With only 27% of women literate in the province, Balochistan has one of the lowest female literacy rates in the world. This statement is further validated by the fact that 75% or an estimated 1 million girls of school-going age in Balochistan are currently out of school.
Several push-out-of-school and pull-out-of-school factors are at play to propel the vicious cycle that constantly deprives girls in the province of accessing their basic right to education.
Reports state that in the urban areas of Balochistan, there are only 36 secondary schools for every 100 primary schools. The situation becomes further troublesome in the rural areas where for every 100 primary schools there are only 18 secondary schools.
In simple words, even if every child in Balochistan otherwise had favorable circumstances to graduate from the primary to the secondary level, the majority of them would still not be able to do so simply because of the unavailability of secondary schools in their area.
The fall-out of this situation inevitably impacts girls disproportionately. And so, not very surprisingly, for every 100 girls enrolled at the secondary level in Balochistan 666 girls of the same age group are out-of-school.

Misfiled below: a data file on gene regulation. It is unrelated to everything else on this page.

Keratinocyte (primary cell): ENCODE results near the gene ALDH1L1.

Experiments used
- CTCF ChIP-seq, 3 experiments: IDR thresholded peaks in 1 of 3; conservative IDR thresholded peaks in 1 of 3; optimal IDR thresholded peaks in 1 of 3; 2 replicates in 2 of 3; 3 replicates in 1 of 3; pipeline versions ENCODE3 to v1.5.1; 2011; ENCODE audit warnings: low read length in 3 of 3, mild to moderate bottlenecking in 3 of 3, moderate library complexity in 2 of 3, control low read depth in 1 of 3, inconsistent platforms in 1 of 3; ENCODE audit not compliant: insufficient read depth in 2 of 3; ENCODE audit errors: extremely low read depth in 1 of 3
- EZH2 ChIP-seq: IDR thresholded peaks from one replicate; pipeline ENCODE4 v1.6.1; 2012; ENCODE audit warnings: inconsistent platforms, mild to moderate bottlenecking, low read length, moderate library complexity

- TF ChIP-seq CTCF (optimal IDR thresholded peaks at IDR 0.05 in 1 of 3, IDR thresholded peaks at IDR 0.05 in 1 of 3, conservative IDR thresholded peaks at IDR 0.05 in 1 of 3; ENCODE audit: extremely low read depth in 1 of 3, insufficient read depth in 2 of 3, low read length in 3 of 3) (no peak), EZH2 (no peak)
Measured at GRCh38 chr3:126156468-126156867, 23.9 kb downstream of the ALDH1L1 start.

As if an acute lack of secondary schools were not a huge concern itself, the school infrastructure that does exist lacks basic facilities such as electricity, water, and toilets.
In the rural areas of Balochistan, 80.6% of primary and 58.7% of secondary schools lack electricity whereas in the urban areas 74.6% of primary and 35.4% of secondary schools remain unelectrified.
Similarly, 41% of primary and 41.1% secondary schools in the rural areas and 43.9% primary and 31.9% secondary schools in urban Balochistan are waterless.
Furthermore, 72.8% of primary and 30.9% of secondary schools in rural Balochistan and 64.2% of primary and 22.4% of secondary schools in urban areas of Balochistan do not have toilets.
Needless to say, a lack of schools coupled with the absence of basic facilities together make it impossible for the majority of girls to continue their education beyond Grade 5.
Supply-side issues that curtail girls’ access to education in Balochistan should not be seen in isolation. They have a direct and strong causal relationship with demand-side, pull-out-of-school factors.
And so, while addressing demand-side issues standing in the way of girls’ access to education must certainly remain on the agenda, little can be achieved without an all-out effort to address barriers inherent to the public education system in the province. Without an urgent, concerted, and consistent response to the problem, the literacy rate of Balochistan will continue to remain dismal having a direct bearing on the province’s prospects to develop and prosper.